return [int(format(ord(reply[0]))), int(format(ord(reply[1]))), \
          int(format(ord(reply[5]))), int(format(ord(reply[6]))) ]
  #return [Calibrated_Battery_Voltage, Calibrated_PIC_Voltage] 

def Send_Cmd(cmd):
  # sleep(1)
  port1.write(cmd)
  port1.flush()
  reply = port1.read(80)
  if reply != "":
    print 'Reply:', reply, 'len', len(reply)
  # for j in range(0, len(reply)):
  #   print format(ord(reply[j]), '02x'),
  # print '...'

    if (check_frame(reply) != 0):
      data = ParseReply(reply)
    else:
      data = 0
  else:
    print '... Noreply to cmd', cmd
    data = 0
  return data

import sys

# main program loop
if __name__ == "__main__":

  if (len(sys.argv) == 2):
    Send_Cmd(cmd= sys.argv[1])
  else:
    for i in cmd:
      answer = Send_Cmd(i)
      print 'result', answer

  port1.close()

The main function here is Send_Cmd(). The PIC18F14K50 has been programmed to accept the commands 'z' (read voltages), '0' (both relays on), '1' (first relay on), '2' (second relay on) and '3' (both relays off).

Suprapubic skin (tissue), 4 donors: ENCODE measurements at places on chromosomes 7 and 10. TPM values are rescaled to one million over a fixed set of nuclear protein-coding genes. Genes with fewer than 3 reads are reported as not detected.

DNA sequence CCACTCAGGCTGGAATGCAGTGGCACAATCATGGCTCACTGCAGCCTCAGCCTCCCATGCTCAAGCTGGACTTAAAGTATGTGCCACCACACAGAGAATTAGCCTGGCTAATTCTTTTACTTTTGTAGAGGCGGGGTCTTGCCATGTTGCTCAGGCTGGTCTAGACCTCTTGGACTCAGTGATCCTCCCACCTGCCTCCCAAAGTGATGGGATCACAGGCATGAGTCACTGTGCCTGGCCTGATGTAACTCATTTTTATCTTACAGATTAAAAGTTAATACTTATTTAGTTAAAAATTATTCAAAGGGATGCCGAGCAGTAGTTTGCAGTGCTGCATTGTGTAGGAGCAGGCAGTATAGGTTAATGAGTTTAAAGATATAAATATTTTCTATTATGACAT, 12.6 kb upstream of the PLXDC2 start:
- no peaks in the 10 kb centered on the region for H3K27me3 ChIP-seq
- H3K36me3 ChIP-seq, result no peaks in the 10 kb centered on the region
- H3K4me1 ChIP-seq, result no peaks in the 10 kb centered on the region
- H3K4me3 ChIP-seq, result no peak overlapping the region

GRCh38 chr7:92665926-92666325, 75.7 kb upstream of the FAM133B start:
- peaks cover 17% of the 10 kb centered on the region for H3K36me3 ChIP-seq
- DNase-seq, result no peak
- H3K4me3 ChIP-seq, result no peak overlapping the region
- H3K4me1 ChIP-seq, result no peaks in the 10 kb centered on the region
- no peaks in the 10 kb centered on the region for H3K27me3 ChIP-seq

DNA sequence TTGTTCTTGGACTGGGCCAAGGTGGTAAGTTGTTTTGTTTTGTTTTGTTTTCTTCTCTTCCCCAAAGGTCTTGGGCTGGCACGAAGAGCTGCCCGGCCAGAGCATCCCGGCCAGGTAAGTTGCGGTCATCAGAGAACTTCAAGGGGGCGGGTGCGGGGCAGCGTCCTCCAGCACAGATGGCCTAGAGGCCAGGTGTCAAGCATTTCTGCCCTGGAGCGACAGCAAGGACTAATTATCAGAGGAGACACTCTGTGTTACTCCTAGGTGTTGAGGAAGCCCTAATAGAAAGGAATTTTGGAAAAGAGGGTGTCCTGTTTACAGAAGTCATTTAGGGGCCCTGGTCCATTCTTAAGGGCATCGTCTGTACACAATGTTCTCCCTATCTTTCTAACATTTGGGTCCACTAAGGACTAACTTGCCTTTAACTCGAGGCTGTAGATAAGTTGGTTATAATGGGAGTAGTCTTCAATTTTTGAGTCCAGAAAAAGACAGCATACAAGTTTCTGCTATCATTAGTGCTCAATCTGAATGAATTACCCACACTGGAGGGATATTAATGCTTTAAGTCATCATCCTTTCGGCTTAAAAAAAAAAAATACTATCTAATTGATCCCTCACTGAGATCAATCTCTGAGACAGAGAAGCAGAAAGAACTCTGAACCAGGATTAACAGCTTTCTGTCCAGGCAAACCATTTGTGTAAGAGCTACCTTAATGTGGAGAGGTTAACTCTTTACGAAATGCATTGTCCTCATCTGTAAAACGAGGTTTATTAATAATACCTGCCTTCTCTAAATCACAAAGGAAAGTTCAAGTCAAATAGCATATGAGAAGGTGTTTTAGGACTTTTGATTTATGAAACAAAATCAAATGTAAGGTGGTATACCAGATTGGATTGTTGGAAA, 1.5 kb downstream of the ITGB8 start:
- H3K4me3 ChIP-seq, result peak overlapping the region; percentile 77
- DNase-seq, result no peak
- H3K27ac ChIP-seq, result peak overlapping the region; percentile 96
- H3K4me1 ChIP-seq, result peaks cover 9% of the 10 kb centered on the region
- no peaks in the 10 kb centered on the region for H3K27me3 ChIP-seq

Now let us go back to updating_server.py so we can modify the main server loop to communicate with the HC-06. We need to add a new module update_output() to read the Modbus database. If there is a change (caused by the client script requesting the Arduino relay to turn on) it will then send the correct command to the HC-06. The code is:

import struct

def get_muxoutputBuf():
    register = 1      # digital output (modbus 'coils')
    slave_id = 0x00
    address  = 0
    values   = context[slave_id].getValues(register, address, count=8)#from 48
    # print 'values=', values
    return values


def get_muxscratchBuf():
    register = 1      # use holding registers for convenience
    slave_id = 0x00
    address  = 0x0008
    values   = context[slave_id].getValues(register, address, count=8)
    return values

def set_muxscratchBuf(values):
    register = 1      # use holding registers for convenience
    slave_id = 0x00
    address  = 0x0008 # used as scratch buffer
    context[slave_id].setValues(register, address, values)
    return values

def update_output(a): # new function 2016-08-10 09:15
    #context = a
    str = 'z'
    log.debug("Checking the output buffer")
    scratchBuf = get_muxscratchBuf()
    #print 'scratchBuf', scratchBuf
    outputBuf = get_muxoutputBuf()
    #print 'outputbuffer', outputBuf

    data = [0]*1